Housing in crisis or not?
Home sales are up, inventory levels are tight, mortgage rates are low, housing starts and permits are up, and three in four major metros are considered improving markets, and various indicators imply that housing is improving as the crisis has come to an end and the nation is trying to catch its breath before it begins walking again.
Although signs point to the housing crisis being over, according to the MacArthur Foundation, 58 percent of Americans believe we’re “still in the middle” of the housing crisis and roughly one in five people believe that the worst is yet to come.
Additionally, 45 percent of current homeowners said they can see themselves renting in the future – not exactly a ringing endorsement for the housing sector. Fully 59 percent of homeowners and 67 percent of renters think “renters can be just as successful as owners at achieving the American Dream.” Three in five said “the focus of our housing policy should be fairly equally split on rental housing and housing for people to own.”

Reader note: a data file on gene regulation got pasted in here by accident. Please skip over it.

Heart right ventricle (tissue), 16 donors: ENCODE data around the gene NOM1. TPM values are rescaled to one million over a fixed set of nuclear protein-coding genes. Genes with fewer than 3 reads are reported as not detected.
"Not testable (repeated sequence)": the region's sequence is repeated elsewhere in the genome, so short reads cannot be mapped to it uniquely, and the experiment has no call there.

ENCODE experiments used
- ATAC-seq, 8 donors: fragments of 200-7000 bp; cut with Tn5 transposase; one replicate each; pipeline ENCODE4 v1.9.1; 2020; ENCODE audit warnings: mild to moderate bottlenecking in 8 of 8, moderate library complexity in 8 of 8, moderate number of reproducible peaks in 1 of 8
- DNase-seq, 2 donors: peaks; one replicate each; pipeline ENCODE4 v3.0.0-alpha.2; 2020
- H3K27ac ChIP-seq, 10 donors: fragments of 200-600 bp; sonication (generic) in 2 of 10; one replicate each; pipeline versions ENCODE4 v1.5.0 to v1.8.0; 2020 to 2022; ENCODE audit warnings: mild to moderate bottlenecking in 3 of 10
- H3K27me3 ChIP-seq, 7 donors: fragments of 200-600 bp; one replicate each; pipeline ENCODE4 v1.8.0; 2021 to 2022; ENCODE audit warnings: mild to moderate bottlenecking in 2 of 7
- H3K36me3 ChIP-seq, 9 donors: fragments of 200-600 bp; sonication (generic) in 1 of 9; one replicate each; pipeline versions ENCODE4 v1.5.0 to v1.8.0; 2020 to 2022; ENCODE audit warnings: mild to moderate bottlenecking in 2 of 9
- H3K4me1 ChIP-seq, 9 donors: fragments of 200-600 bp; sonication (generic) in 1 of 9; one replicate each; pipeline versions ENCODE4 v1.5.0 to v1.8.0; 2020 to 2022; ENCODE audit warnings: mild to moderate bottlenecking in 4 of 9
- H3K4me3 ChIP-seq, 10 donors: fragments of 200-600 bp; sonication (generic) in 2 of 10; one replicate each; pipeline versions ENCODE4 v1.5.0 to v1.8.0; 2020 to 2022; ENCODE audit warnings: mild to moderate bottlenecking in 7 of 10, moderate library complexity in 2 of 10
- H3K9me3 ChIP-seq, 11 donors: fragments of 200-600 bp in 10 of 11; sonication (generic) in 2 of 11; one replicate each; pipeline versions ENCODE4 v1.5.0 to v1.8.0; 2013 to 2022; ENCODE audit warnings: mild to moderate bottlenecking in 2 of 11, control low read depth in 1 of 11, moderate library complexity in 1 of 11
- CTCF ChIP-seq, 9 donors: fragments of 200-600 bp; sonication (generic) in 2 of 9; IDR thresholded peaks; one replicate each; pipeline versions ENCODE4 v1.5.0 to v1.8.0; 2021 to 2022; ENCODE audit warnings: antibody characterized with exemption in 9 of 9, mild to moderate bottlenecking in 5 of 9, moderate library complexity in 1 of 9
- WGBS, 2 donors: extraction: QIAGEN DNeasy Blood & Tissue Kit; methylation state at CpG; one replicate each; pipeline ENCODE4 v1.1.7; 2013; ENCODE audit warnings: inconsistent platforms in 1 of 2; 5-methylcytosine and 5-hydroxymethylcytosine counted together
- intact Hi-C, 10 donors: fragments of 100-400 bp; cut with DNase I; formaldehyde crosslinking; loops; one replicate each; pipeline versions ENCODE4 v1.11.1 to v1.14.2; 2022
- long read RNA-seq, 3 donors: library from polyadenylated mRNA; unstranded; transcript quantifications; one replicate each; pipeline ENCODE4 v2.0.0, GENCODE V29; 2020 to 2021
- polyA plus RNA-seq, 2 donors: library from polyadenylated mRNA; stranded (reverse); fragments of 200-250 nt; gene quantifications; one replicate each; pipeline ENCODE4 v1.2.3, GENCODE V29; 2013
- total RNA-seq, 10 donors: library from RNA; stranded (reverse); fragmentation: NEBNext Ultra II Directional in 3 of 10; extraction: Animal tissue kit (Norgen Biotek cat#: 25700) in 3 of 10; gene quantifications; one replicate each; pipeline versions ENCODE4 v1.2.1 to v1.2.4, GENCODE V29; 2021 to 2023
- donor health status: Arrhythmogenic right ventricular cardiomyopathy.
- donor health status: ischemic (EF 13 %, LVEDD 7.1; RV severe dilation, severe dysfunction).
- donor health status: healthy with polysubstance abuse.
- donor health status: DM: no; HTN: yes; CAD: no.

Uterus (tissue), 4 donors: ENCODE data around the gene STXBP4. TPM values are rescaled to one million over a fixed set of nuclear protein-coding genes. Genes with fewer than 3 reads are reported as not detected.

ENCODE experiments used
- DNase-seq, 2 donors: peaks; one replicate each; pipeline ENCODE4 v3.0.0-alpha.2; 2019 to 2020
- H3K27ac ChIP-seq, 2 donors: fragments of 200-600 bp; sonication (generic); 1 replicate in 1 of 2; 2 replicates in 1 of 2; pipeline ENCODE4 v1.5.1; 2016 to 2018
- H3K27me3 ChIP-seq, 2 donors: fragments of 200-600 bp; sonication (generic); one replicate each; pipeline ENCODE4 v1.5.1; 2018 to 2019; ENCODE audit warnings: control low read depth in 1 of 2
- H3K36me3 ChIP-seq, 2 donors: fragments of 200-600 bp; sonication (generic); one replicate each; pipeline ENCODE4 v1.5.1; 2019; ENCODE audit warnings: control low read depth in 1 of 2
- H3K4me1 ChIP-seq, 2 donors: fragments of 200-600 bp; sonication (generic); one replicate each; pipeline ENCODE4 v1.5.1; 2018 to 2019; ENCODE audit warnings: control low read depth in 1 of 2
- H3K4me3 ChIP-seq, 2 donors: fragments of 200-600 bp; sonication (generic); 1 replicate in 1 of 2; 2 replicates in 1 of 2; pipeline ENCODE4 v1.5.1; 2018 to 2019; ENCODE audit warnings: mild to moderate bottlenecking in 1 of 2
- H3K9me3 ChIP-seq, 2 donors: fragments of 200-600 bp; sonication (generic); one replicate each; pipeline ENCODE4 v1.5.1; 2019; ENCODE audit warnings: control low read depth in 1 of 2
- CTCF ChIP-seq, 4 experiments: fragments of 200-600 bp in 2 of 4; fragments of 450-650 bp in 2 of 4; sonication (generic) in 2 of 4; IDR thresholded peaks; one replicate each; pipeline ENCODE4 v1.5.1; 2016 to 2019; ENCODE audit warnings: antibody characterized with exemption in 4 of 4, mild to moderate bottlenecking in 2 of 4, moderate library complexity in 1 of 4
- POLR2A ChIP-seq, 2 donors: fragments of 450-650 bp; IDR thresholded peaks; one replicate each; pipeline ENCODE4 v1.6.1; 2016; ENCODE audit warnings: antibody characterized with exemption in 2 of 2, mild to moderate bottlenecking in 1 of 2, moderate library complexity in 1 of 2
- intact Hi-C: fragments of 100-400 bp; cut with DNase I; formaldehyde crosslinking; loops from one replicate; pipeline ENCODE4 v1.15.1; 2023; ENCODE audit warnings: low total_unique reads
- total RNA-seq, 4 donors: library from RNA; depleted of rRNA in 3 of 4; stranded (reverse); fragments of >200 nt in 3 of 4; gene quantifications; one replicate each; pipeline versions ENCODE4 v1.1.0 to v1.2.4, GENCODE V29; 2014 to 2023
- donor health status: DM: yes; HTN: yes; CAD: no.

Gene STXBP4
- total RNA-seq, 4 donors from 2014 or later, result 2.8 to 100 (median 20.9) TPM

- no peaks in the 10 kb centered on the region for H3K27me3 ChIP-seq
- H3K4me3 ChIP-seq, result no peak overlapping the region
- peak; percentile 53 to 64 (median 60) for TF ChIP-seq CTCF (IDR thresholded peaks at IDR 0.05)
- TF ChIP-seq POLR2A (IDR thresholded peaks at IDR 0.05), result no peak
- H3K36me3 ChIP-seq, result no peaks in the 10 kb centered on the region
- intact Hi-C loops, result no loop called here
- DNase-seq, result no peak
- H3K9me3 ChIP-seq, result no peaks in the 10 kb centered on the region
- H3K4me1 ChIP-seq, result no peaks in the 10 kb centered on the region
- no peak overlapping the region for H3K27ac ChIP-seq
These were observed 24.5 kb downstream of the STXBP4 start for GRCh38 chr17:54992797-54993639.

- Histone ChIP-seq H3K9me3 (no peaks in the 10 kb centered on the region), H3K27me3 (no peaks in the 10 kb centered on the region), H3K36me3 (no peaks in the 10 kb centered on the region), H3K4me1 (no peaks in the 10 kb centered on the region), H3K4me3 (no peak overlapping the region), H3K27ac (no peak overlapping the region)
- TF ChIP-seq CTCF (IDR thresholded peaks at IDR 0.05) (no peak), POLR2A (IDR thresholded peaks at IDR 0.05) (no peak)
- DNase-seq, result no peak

Ask an economist if the housing crisis is over, and most will tell you that it is, but consumers are not yet feeling the impact of the gains made in housing.
But is another real estate bubble on its way?
Researchers at Redfin say that the most common question their agents in the field are being asked is, “Is this another bubble?”
The company says that for now, it is not, but that there are “mini bubbles” brewing in San Francisco, Los Angeles, San Diego and Washington DC, while Las Vegas, Dallas, Chicago, and Atlanta are the least likely cities to be “bubbly.”
“Overall, the housing market this spring is hot, way hotter than any normal spring,” Redfin reports. “For the most part, this is just the natural result of supply that is at record lows thanks to the price declines of the last few years.”
What’s next for housing?
Much uncertainty remains not only because the nation is still reeling from an economic crisis, but because political theater continues to threaten gains made in the industry. While some cities may be slightly “bubbly,” according to Redfin, most of the nation is showing signs of a recovery, and while improvements have been slight, the overall health of housing is steadily getting better.